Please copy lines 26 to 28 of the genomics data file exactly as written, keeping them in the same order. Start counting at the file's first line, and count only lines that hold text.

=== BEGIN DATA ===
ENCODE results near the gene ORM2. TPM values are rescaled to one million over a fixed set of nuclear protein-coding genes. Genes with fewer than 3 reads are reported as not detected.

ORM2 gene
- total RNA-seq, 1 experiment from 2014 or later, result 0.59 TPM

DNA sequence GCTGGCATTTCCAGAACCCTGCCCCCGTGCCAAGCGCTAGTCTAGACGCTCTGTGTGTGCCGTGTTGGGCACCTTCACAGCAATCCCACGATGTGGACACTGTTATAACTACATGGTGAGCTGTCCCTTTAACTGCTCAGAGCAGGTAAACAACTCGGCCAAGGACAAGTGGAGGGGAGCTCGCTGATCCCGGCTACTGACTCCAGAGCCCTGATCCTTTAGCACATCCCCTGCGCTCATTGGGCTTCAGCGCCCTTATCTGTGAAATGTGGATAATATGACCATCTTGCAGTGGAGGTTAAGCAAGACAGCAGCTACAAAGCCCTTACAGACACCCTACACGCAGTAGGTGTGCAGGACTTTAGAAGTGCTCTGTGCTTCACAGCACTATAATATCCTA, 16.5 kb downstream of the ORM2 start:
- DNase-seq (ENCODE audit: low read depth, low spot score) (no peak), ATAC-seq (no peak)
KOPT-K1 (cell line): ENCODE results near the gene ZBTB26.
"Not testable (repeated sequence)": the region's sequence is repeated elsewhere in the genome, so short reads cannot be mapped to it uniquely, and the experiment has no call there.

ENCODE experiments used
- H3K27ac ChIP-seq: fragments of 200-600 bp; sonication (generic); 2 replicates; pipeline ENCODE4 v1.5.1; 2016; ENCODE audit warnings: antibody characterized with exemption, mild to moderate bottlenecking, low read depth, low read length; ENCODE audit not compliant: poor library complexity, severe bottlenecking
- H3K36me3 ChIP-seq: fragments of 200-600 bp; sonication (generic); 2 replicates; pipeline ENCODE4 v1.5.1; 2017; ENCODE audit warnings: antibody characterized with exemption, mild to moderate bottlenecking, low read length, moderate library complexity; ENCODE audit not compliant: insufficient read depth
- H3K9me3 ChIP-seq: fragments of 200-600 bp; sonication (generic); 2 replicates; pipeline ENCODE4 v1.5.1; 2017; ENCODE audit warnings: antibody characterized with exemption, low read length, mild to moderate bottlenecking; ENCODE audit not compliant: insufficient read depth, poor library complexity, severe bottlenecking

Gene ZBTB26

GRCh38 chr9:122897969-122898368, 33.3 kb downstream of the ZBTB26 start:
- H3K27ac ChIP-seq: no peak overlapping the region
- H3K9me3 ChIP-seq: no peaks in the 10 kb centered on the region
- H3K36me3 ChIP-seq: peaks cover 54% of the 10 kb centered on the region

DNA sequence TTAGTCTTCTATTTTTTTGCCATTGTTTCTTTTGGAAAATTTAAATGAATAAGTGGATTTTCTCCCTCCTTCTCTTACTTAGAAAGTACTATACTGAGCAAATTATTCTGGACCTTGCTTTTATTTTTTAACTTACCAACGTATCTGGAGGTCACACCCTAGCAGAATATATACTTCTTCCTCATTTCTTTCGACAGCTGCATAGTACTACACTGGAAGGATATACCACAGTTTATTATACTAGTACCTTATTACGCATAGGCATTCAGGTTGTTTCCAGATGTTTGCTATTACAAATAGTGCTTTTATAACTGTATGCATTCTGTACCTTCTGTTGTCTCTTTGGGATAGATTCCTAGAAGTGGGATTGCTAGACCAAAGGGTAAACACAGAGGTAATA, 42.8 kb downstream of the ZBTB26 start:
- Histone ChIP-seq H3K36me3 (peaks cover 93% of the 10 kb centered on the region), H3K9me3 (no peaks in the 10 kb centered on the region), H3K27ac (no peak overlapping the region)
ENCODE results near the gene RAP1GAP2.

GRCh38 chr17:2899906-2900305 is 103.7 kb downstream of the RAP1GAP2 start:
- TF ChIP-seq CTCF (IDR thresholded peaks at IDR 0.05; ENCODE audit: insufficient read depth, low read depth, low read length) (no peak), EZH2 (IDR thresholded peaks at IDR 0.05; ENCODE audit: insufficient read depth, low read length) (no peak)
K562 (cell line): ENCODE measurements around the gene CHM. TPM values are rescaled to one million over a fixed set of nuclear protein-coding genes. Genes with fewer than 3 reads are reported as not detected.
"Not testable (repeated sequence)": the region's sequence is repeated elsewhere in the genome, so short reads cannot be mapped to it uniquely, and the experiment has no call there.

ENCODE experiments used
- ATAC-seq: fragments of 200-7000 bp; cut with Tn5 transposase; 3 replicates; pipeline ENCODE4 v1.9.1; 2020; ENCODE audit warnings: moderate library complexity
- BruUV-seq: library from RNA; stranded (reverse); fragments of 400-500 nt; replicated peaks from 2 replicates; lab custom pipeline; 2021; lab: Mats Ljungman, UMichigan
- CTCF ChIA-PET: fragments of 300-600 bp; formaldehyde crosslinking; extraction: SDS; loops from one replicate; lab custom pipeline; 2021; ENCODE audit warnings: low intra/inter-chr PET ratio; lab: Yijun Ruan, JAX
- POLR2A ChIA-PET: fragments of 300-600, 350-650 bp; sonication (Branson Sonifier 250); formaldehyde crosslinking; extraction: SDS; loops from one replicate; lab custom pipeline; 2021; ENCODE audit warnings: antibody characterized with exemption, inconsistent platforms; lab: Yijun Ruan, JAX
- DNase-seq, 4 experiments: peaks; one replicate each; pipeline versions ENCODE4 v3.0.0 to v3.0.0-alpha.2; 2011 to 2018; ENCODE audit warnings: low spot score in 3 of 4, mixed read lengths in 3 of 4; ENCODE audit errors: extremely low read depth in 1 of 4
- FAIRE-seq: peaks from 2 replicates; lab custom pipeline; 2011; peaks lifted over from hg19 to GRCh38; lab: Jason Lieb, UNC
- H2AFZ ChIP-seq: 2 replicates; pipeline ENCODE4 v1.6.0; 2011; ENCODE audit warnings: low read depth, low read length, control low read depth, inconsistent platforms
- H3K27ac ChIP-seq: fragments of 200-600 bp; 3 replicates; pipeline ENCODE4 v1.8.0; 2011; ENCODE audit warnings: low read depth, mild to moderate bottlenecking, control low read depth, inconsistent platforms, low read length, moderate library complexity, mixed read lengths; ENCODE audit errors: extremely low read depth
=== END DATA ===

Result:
- BruUV-seq: library from RNA; stranded (reverse); fragments of 400-500 nt; replicated peaks from 2 replicates; lab custom pipeline; 2021; lab: Mats Ljungman, UMichigan
- CTCF ChIA-PET: fragments of 300-600 bp; formaldehyde crosslinking; extraction: SDS; loops from one replicate; lab custom pipeline; 2021; ENCODE audit warnings: low intra/inter-chr PET ratio; lab: Yijun Ruan, JAX
- POLR2A ChIA-PET: fragments of 300-600, 350-650 bp; sonication (Branson Sonifier 250); formaldehyde crosslinking; extraction: SDS; loops from one replicate; lab custom pipeline; 2021; ENCODE audit warnings: antibody characterized with exemption, inconsistent platforms; lab: Yijun Ruan, JAX